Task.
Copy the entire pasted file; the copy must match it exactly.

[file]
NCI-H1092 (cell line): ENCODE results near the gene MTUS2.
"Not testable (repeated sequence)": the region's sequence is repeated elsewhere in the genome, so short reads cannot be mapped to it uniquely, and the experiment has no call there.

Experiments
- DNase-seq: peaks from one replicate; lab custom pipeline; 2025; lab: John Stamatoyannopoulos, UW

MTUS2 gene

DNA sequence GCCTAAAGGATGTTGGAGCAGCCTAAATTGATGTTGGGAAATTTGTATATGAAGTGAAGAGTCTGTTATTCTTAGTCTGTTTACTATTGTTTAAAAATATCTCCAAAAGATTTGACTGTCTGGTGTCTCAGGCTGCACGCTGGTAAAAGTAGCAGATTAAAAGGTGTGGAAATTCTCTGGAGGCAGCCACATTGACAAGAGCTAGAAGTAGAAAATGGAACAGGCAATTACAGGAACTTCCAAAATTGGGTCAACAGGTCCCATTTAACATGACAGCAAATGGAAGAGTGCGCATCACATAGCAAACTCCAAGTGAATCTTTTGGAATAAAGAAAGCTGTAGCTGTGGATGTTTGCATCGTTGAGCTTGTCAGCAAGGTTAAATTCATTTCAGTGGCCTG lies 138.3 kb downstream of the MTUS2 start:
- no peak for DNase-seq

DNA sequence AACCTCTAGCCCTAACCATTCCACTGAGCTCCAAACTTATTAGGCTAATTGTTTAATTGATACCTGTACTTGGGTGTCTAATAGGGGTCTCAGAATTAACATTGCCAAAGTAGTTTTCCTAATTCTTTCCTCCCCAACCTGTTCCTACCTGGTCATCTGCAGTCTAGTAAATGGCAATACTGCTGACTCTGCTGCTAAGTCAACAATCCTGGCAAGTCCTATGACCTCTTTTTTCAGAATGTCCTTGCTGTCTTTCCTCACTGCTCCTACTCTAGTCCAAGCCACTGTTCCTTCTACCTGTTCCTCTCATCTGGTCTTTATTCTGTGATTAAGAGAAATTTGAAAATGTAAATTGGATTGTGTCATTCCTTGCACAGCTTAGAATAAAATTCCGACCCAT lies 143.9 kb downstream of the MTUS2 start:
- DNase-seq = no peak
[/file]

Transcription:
NCI-H1092 (cell line): ENCODE results near the gene MTUS2.
"Not testable (repeated sequence)": the region's sequence is repeated elsewhere in the genome, so short reads cannot be mapped to it uniquely, and the experiment has no call there.

Experiments
- DNase-seq: peaks from one replicate; lab custom pipeline; 2025; lab: John Stamatoyannopoulos, UW

MTUS2 gene

DNA sequence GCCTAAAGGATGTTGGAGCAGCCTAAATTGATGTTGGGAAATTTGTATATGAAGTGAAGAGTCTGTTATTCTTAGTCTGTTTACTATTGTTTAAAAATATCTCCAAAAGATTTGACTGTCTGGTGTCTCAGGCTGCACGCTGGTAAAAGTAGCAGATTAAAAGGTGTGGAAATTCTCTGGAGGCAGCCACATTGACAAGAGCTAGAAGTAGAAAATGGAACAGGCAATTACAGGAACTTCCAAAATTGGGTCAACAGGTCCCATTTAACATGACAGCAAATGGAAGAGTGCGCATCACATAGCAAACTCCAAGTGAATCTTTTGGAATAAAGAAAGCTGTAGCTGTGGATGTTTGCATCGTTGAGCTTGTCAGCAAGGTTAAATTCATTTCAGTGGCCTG lies 138.3 kb downstream of the MTUS2 start:
- no peak for DNase-seq

DNA sequence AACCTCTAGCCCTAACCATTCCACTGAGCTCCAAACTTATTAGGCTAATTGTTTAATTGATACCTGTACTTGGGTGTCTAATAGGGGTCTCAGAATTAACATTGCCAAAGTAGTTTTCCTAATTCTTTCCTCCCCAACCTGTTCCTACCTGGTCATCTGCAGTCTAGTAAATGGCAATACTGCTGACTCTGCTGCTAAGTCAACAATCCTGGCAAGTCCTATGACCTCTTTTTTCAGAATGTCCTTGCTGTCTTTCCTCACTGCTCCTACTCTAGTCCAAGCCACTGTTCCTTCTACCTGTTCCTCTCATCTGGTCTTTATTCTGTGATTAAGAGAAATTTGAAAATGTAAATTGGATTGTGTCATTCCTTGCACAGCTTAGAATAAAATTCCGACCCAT lies 143.9 kb downstream of the MTUS2 start:
- DNase-seq = no peak